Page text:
ISO 13320:2020 Particle size analysis — Laser diffraction methods.
5.4 Sample inspection, preparation, dispersion and concentration
5.4.1 Sample inspection
Inspect the material to be analysed, visually or with the aid of a microscope, in order to: a) estimate the size range and particle shape; and b) check whether the particles have been dispersed adequately or will require further treatment.
The size distribution measured in a test sample is only valid for a batch of material if the sample is representative for that batch and has been dispersed adequately. See Annex C.
The inspection of the fully dispersed state of a suspension of particles is difficult to achieve with the naked eye. Any inspection using a microscope should be conducted from a pool of suspension without using a cover slip. Such inspections are very subjective, not definitive but are helpful in many cases.
Prepare a representative test sample of suitable volume for the measurement by using an adequate sample splitting technique, e.g. a rotating riffler (see ISO 14488).
Very small test samples can be taken from a well-mixed paste of particles in liquid. The consistency of the paste then minimizes segregation errors. The pastes are formed by adding dispersant to the sample drop by drop while mixing it with a spatula. A good consistency for the paste is one like honey or toothpaste. it; by mistake, the paste becomes too fluid, it shall not be used, and a new preparation shall be initiated.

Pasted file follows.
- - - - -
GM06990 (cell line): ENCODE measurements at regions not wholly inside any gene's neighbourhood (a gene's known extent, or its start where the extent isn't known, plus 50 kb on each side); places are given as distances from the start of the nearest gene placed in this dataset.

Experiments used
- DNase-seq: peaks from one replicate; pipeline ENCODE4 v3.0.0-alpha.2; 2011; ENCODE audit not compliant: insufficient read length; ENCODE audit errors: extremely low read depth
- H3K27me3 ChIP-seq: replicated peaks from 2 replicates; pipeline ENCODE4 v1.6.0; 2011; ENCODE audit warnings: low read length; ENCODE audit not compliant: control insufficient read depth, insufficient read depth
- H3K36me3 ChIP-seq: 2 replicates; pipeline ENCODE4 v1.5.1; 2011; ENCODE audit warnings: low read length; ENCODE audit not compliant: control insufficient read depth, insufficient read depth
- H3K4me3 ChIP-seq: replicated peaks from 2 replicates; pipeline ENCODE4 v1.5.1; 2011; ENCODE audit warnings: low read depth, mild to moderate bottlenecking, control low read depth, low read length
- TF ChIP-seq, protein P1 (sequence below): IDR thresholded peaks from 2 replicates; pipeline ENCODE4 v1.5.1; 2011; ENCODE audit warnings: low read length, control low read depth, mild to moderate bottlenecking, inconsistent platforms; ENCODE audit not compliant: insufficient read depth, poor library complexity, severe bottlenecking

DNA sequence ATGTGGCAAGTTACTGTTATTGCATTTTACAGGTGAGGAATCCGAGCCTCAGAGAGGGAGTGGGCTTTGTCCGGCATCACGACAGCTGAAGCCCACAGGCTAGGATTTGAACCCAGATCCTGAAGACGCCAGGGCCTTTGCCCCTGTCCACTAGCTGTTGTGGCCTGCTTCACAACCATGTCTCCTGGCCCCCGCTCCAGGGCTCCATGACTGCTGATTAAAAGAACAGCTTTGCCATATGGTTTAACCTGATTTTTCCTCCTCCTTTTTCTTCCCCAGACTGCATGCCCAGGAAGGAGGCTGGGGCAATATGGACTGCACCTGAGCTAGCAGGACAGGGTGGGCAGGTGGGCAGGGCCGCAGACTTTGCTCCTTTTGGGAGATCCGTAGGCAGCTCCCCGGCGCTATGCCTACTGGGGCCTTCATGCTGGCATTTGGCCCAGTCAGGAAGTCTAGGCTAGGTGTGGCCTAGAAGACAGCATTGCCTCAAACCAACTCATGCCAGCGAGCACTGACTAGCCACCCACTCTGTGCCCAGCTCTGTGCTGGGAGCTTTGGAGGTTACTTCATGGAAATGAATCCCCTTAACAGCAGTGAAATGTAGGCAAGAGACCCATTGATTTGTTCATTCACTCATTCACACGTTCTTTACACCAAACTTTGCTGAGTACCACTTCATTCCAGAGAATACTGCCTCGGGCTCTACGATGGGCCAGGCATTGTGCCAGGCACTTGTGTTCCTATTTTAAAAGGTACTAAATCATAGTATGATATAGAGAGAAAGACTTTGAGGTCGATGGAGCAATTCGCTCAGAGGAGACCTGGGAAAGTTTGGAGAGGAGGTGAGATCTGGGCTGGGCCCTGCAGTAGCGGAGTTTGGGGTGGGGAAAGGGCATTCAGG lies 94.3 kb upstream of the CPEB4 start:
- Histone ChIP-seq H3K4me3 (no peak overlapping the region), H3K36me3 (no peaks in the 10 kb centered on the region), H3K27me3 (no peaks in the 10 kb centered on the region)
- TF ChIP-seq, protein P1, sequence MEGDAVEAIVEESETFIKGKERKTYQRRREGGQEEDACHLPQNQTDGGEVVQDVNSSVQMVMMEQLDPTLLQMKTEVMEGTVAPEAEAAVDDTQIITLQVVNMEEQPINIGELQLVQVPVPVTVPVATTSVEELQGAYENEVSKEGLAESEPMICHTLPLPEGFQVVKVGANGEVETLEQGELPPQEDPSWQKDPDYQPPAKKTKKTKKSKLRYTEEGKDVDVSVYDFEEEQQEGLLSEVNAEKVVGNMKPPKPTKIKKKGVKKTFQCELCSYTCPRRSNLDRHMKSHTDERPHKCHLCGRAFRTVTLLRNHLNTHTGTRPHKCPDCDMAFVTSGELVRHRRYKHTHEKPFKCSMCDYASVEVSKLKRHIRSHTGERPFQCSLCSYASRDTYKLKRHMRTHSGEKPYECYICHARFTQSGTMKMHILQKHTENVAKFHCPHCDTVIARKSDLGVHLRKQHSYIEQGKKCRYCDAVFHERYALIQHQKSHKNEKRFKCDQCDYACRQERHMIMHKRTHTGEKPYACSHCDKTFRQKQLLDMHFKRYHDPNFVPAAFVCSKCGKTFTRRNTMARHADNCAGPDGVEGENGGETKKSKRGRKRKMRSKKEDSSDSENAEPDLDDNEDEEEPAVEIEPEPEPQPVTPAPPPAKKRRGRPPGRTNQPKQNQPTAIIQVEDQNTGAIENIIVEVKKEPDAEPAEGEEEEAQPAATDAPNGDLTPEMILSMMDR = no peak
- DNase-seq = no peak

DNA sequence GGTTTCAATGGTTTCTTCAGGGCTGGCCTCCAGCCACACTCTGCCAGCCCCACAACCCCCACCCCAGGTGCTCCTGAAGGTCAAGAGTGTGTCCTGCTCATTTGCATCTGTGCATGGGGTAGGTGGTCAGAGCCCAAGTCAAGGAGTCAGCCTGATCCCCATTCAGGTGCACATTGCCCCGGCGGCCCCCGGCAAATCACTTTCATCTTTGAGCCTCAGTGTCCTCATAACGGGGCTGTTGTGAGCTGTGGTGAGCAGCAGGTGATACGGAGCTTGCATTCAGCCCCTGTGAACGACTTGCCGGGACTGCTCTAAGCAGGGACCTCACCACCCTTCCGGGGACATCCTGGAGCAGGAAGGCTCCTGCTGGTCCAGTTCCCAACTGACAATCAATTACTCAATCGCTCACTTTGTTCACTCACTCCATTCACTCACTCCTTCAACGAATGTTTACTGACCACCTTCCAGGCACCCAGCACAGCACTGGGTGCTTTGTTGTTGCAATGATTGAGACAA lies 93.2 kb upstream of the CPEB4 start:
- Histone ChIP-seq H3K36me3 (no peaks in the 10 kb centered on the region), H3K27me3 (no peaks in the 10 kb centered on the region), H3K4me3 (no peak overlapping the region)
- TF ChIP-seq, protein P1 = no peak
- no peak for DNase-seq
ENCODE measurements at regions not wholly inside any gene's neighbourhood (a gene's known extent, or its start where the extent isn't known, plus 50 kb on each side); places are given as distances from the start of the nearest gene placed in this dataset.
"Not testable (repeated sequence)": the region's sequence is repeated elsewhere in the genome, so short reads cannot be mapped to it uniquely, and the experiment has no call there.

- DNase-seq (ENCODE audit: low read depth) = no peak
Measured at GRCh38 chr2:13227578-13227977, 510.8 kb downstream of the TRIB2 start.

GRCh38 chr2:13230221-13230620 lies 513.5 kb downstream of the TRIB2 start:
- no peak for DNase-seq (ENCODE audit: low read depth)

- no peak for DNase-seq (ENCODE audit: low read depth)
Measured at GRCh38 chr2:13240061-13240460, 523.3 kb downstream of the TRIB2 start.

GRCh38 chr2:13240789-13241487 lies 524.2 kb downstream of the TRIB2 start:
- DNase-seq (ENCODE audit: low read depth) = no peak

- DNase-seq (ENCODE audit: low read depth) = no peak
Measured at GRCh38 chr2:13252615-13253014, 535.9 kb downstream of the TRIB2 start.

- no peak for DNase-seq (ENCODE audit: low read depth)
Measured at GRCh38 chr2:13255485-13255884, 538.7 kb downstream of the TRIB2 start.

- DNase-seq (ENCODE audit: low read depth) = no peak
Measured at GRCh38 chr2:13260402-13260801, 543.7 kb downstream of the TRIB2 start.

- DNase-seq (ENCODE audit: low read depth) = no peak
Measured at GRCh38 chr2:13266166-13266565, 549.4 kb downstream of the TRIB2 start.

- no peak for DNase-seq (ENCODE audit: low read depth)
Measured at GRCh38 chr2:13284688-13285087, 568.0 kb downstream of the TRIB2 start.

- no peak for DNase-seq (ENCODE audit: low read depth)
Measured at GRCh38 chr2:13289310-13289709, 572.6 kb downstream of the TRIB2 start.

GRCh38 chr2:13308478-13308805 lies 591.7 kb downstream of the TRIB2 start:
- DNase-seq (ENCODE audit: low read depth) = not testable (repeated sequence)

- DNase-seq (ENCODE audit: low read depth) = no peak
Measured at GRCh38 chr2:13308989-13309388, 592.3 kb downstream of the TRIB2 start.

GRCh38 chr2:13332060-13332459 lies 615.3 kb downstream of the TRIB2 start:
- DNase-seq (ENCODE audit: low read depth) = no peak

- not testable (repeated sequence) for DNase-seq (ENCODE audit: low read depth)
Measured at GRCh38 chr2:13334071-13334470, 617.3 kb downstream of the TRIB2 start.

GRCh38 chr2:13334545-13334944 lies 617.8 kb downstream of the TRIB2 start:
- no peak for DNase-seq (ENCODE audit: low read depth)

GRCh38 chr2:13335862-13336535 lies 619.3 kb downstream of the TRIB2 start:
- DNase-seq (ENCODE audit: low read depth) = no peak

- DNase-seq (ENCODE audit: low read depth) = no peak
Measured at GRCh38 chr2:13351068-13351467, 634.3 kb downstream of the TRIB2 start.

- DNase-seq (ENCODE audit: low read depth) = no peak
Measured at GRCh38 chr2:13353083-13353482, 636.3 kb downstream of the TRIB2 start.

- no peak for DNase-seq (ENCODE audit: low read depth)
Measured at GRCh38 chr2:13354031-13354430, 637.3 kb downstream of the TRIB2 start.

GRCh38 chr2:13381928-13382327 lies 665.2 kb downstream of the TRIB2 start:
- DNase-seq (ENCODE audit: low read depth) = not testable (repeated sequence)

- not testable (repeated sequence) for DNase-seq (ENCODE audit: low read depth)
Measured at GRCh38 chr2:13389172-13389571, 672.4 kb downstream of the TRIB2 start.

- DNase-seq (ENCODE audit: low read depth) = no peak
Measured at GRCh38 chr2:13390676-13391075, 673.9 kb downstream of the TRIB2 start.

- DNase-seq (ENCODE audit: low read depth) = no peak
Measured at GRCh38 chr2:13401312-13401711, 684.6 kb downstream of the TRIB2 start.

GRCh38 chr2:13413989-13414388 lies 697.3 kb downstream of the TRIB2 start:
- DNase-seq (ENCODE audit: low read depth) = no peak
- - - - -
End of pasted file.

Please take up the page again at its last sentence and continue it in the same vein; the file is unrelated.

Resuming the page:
If the maximum size exceeds the measuring range, remove the material that is too coarse, e.g. by presieving. In this case, determine and report the amount/percentage removed.
Sprays, aerosols and gas bubbles in liquid are usually measured directly, provided that their concentration is at an adequate level (see D.1 to D2). since sampling or dilution is generally very difficult without altering the PSD. If droplets are sprayed into still air, then the small droplets decelerate faster than the large ones, leading to a potential velocity bias. Therefore, it is preferable to spray into a suitable moving air stream matched to that of the spray. Consideration should also be given to the prospect of droplet evaporation, which may cause significant errors, especially for droplets in the sub-micrometer range. Rapid evaporation of such droplets reduces their size or even makes them disappear. Moreover, artefacts in the size distribution may appear due to a changing refractive index around the droplets, resulting from the evolving vapour and the temperature decrease during evaporation.
Dry powders may be dispersed either in air or in a liquid. The dispersion procedure should be adjusted to the purpose of the measurement, e.g. it shall be decided whether agglomerates should be detected or dispersed to primary particles. See Annex C.ISO 13320 pdf download.